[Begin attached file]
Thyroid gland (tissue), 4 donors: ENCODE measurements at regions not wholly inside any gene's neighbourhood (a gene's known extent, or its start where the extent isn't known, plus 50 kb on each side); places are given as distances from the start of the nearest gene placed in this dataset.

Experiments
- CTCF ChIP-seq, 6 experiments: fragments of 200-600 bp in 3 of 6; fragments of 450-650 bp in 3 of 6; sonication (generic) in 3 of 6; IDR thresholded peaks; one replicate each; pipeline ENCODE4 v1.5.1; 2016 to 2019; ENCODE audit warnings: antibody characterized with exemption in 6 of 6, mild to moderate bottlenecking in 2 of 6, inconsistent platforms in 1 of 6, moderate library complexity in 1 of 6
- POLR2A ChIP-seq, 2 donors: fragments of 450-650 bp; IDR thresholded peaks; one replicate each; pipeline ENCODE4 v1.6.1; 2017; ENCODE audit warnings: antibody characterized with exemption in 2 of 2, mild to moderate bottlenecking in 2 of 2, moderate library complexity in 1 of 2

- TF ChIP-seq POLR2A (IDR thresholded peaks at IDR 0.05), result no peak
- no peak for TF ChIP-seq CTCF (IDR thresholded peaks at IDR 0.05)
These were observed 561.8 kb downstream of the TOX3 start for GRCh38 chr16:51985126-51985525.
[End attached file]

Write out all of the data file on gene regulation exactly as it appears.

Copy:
Thyroid gland (tissue), 4 donors: ENCODE measurements at regions not wholly inside any gene's neighbourhood (a gene's known extent, or its start where the extent isn't known, plus 50 kb on each side); places are given as distances from the start of the nearest gene placed in this dataset.

Experiments
- CTCF ChIP-seq, 6 experiments: fragments of 200-600 bp in 3 of 6; fragments of 450-650 bp in 3 of 6; sonication (generic) in 3 of 6; IDR thresholded peaks; one replicate each; pipeline ENCODE4 v1.5.1; 2016 to 2019; ENCODE audit warnings: antibody characterized with exemption in 6 of 6, mild to moderate bottlenecking in 2 of 6, inconsistent platforms in 1 of 6, moderate library complexity in 1 of 6
- POLR2A ChIP-seq, 2 donors: fragments of 450-650 bp; IDR thresholded peaks; one replicate each; pipeline ENCODE4 v1.6.1; 2017; ENCODE audit warnings: antibody characterized with exemption in 2 of 2, mild to moderate bottlenecking in 2 of 2, moderate library complexity in 1 of 2

- TF ChIP-seq POLR2A (IDR thresholded peaks at IDR 0.05), result no peak
- no peak for TF ChIP-seq CTCF (IDR thresholded peaks at IDR 0.05)
These were observed 561.8 kb downstream of the TOX3 start for GRCh38 chr16:51985126-51985525.